Clinical vignette: A 29-year-old woman is referred for management of infertility. After menarche at age 12, menses occurred irregularly for a year and then became regular. She initiated use of oral contraceptive pills at the age of 18, then stopped at age 27 to try to conceive. Evaluation revealed hyperprolactinemia with serum prolactin of 90 ng/ml; pituitary MRI showed a 6-mm microadenoma. Other pituitary function tested was normal. Therapy was initiated with bromocriptine, but it was poorly tolerated, with fatigue, nausea, and lightheadedness to the point of syncopal events during her work as a hairdresser. Treatment was changed to cabergoline, with similar difficulties. Prolactin levels declined to the 30s–40s, but she was never able to tolerate the medication sufficiently to attain normal prolactin levels, and menses were sporadic and infrequent, with only 2–3 occurring per year. She and her husband had not conceived despite regular unprotected intercourse. She asks whether other medical treatment options might be available for her infertility.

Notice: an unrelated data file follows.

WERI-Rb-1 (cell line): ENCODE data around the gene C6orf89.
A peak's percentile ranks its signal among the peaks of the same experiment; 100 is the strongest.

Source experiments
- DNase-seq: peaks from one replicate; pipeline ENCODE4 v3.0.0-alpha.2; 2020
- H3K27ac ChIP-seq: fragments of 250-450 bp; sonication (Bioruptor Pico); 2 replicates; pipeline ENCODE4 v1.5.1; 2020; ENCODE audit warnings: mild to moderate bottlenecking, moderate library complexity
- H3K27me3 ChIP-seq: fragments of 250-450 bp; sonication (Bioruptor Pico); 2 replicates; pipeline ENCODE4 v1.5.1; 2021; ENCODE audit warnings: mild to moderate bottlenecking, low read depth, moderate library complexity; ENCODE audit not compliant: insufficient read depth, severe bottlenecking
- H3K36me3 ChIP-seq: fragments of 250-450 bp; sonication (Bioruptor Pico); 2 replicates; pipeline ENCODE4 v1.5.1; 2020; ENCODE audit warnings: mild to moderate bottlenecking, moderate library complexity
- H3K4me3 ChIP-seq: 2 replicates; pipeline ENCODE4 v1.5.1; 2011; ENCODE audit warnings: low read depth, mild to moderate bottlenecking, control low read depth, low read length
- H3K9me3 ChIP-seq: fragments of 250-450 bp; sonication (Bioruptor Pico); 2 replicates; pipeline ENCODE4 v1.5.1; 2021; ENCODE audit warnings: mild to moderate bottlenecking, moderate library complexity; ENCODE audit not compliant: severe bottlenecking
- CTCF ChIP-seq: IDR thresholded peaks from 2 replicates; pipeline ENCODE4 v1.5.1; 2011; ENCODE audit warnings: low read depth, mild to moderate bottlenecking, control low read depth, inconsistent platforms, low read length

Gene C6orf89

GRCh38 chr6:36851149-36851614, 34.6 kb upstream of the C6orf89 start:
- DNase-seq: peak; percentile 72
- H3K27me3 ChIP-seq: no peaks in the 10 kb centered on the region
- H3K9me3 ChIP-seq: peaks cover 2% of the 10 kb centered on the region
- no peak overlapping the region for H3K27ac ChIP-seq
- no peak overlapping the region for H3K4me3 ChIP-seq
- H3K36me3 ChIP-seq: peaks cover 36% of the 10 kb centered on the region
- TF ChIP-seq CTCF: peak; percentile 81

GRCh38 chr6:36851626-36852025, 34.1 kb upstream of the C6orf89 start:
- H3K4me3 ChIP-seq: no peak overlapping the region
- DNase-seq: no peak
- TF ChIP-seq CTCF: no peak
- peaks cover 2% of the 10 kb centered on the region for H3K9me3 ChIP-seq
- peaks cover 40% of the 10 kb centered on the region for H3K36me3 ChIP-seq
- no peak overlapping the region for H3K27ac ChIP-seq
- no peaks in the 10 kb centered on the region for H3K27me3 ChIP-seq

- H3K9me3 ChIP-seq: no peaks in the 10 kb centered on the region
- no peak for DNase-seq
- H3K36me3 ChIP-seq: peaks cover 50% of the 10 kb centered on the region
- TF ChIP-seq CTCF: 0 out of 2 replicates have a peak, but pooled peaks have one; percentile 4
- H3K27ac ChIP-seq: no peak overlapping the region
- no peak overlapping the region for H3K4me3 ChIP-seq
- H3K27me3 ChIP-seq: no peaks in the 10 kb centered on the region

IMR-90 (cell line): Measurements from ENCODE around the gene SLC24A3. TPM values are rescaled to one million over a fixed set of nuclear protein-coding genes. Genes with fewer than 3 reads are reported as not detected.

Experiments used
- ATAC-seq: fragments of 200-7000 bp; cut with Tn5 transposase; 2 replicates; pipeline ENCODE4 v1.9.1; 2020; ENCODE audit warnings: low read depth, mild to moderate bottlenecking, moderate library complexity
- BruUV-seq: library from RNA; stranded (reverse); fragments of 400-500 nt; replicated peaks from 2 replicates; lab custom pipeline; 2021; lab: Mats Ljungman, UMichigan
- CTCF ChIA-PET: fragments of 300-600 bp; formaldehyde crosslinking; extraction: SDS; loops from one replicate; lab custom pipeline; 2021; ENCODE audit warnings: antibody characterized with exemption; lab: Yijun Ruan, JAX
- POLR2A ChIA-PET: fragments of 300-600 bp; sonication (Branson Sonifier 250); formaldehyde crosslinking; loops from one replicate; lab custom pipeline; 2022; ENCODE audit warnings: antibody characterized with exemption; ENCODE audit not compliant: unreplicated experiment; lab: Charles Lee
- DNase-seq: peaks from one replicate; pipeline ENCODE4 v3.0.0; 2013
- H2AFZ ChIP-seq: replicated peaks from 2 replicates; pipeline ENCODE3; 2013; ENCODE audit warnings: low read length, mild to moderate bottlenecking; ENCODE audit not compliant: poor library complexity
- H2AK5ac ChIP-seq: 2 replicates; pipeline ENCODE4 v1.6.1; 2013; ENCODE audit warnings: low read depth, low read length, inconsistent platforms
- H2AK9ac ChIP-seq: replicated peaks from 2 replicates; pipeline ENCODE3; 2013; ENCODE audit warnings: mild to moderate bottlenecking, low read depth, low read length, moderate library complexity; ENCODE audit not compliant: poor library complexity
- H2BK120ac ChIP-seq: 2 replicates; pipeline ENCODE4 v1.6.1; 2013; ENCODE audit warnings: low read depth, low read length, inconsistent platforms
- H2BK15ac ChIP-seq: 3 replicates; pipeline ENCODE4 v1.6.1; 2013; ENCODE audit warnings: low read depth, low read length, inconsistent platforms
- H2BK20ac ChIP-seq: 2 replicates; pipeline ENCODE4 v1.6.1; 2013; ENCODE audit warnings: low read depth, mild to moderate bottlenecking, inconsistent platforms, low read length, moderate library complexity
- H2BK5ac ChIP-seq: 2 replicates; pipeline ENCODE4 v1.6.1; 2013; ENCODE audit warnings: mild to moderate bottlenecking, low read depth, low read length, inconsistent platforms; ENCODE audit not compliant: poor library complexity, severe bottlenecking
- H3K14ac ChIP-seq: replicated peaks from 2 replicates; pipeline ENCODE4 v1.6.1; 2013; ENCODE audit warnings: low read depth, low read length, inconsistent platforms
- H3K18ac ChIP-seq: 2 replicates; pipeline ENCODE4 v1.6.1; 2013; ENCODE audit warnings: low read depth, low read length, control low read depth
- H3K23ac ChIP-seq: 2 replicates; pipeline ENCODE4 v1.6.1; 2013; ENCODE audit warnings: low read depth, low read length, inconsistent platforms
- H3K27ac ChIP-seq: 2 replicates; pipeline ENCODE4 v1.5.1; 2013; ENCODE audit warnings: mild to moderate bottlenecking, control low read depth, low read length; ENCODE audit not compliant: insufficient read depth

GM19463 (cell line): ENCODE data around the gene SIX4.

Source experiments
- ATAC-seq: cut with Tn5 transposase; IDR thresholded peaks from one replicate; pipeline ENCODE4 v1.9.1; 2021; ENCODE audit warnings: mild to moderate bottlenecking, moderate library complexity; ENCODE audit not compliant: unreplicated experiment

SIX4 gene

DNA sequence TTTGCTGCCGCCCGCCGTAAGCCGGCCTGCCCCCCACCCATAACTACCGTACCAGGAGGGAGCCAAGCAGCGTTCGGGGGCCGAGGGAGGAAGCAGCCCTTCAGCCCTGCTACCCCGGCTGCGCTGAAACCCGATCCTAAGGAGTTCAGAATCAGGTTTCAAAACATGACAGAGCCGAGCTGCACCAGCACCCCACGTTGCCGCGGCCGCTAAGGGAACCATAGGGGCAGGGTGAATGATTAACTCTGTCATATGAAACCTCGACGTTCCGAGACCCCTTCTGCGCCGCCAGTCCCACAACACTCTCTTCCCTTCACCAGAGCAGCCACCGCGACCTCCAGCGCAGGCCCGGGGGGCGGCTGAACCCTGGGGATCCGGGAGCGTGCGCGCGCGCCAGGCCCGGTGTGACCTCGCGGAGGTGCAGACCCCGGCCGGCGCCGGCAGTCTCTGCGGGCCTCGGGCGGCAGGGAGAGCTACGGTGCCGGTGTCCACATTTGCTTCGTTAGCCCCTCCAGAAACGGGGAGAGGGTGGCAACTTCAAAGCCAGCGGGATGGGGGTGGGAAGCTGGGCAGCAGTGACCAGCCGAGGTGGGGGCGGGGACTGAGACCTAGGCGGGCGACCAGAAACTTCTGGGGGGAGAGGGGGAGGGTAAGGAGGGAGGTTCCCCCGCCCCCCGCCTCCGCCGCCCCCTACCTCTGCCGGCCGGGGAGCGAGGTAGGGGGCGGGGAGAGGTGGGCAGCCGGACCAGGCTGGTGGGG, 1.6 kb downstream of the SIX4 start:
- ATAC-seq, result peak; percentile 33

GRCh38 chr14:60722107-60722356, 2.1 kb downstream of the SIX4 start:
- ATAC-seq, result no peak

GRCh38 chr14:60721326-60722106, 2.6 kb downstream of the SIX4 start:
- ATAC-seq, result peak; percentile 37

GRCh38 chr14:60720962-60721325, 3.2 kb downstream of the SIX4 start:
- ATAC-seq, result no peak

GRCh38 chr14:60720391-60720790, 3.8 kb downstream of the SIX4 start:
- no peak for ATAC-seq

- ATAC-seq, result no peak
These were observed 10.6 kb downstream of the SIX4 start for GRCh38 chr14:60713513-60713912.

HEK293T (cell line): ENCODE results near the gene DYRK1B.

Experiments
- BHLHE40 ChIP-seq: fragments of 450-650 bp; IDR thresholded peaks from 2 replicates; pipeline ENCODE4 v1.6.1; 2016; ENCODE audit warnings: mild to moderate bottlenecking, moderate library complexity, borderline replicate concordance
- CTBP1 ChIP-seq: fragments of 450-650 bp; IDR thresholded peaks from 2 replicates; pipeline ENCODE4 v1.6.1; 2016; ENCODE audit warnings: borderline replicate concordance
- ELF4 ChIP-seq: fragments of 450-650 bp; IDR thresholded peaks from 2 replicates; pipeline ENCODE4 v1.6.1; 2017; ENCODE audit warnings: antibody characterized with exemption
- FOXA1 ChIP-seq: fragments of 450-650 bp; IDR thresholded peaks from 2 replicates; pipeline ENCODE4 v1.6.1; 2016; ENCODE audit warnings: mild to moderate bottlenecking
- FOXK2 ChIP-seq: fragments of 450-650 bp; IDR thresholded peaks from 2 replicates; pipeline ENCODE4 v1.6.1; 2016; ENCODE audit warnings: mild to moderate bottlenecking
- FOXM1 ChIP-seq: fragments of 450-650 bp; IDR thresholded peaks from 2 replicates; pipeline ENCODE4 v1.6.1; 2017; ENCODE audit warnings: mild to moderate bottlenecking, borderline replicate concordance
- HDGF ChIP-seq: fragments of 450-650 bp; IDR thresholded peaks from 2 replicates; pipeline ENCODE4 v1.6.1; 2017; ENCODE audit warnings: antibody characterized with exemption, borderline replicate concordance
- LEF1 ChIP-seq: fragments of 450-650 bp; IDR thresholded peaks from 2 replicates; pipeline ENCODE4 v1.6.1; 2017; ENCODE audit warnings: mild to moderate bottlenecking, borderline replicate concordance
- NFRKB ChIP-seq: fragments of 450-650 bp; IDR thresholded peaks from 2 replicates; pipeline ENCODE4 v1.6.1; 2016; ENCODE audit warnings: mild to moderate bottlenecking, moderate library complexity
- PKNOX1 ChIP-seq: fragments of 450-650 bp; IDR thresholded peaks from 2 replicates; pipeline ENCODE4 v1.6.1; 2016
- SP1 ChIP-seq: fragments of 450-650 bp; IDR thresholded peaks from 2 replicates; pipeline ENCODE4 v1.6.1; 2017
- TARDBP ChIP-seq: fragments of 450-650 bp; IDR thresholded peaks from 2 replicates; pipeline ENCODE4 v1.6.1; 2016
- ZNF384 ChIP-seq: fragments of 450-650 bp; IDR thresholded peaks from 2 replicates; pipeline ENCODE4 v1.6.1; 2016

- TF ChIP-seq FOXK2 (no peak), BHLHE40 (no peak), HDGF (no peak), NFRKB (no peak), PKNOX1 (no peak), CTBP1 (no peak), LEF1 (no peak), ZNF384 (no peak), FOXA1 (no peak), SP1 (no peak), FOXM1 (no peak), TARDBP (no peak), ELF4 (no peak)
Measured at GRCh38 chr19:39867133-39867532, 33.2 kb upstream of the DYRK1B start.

Ursula B. Kaiser
Model of mechanisms of hyperprolactinemia-induced hypogonadism.
Increased serum prolactin (PRL) levels result in decreased kisspeptin expression in Kiss1 neurons in both the hypothalamic arcuate (ARC) and anteroventral periventricular (AVPV) nuclei, mediated by prolactin receptors (PRLR) expressed on both populations of Kiss1 neurons. Suppression of kisspeptin, in turn, reduces GnRH release and results in loss of the ovulatory GnRH surge. This leads to reduced pituitary gonadotropin (LH and FSH) secretion and loss of ovarian stimulation, which results in hypogonadism, infertility, and amenorrhea. Prolactin may also have direct effects on GnRH neurons and/or pituitary gonadotropes, or on other GnRH afferent neurons.